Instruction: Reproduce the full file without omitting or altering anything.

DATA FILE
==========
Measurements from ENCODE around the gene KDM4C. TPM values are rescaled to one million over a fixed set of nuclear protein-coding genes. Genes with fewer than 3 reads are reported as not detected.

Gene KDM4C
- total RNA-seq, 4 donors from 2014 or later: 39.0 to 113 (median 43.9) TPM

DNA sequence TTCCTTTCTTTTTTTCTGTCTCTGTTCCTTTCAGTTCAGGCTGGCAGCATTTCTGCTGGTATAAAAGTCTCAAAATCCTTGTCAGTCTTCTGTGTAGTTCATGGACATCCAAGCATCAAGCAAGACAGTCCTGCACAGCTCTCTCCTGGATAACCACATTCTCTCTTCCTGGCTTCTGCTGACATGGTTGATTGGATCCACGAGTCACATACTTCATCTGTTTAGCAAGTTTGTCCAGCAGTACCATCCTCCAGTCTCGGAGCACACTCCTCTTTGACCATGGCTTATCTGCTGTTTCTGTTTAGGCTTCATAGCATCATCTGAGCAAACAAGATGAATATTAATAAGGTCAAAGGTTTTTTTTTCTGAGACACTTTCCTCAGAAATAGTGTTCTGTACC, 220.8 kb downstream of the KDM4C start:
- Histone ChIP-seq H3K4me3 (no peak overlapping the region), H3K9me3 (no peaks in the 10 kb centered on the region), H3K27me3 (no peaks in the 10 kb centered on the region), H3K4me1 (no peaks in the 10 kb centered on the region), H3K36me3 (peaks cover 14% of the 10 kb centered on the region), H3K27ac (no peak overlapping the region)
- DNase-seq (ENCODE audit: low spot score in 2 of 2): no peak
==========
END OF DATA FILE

Measurements from ENCODE around the gene KDM4C. TPM values are rescaled to one million over a fixed set of nuclear protein-coding genes. Genes with fewer than 3 reads are reported as not detected.

Gene KDM4C
- total RNA-seq, 4 donors from 2014 or later: 39.0 to 113 (median 43.9) TPM

DNA sequence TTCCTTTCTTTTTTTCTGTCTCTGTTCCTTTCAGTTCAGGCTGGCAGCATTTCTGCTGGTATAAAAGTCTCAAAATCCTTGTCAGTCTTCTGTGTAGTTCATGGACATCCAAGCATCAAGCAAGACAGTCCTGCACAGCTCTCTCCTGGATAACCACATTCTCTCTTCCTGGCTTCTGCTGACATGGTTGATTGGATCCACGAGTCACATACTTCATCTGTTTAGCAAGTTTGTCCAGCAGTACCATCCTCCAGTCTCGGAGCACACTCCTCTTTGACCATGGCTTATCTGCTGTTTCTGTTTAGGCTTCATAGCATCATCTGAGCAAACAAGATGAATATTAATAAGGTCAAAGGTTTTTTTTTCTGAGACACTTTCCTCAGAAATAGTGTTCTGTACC, 220.8 kb downstream of the KDM4C start:
- Histone ChIP-seq H3K4me3 (no peak overlapping the region), H3K9me3 (no peaks in the 10 kb centered on the region), H3K27me3 (no peaks in the 10 kb centered on the region), H3K4me1 (no peaks in the 10 kb centered on the region), H3K36me3 (peaks cover 14% of the 10 kb centered on the region), H3K27ac (no peak overlapping the region)
- DNase-seq (ENCODE audit: low spot score in 2 of 2): no peak